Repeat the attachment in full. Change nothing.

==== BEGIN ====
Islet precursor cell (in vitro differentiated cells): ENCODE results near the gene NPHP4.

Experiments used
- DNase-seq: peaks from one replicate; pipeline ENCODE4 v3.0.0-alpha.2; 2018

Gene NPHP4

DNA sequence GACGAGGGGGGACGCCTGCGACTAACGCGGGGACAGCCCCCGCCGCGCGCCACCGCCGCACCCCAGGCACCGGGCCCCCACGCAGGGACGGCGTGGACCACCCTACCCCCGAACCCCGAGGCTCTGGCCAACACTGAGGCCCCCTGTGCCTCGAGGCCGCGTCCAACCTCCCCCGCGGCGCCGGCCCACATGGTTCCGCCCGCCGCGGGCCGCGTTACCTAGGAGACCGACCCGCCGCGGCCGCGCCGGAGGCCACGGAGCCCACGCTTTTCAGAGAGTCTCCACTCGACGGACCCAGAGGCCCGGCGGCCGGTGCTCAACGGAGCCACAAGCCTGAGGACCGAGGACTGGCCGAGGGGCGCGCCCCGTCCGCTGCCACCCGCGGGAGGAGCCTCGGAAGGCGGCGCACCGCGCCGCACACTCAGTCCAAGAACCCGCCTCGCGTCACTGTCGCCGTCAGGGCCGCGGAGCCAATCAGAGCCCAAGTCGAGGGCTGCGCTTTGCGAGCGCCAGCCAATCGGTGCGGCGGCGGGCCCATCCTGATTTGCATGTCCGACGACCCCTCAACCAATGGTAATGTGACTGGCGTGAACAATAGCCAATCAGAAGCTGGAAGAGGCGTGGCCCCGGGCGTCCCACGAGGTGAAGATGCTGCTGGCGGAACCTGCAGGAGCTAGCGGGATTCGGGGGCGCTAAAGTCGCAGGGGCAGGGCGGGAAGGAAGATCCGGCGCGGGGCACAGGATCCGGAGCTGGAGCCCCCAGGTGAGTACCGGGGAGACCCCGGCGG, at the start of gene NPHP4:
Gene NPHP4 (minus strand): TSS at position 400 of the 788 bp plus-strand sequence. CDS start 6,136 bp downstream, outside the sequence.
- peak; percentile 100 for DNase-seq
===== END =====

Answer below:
Islet precursor cell (in vitro differentiated cells): ENCODE results near the gene NPHP4.

Experiments used
- DNase-seq: peaks from one replicate; pipeline ENCODE4 v3.0.0-alpha.2; 2018

Gene NPHP4

DNA sequence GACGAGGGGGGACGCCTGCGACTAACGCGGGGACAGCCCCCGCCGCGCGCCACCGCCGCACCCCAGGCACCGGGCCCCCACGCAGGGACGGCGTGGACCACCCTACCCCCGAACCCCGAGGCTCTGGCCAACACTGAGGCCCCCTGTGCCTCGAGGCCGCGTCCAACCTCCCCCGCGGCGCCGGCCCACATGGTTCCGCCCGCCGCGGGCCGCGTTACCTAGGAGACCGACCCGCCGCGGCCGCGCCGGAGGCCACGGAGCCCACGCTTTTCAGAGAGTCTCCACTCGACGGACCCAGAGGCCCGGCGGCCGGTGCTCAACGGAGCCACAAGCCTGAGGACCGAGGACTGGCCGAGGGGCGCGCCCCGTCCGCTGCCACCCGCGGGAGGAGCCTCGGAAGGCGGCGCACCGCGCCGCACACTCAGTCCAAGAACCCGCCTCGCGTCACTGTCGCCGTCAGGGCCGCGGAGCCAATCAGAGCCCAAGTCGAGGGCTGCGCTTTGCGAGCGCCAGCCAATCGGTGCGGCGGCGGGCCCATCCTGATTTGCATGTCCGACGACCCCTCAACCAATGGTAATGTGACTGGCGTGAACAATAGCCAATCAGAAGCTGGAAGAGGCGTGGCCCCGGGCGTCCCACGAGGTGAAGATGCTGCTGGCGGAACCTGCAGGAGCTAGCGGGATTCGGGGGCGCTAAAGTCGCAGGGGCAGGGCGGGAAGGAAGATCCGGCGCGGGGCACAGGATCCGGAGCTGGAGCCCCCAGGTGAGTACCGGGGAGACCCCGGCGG, at the start of gene NPHP4:
Gene NPHP4 (minus strand): TSS at position 400 of the 788 bp plus-strand sequence. CDS start 6,136 bp downstream, outside the sequence.
- peak; percentile 100 for DNase-seq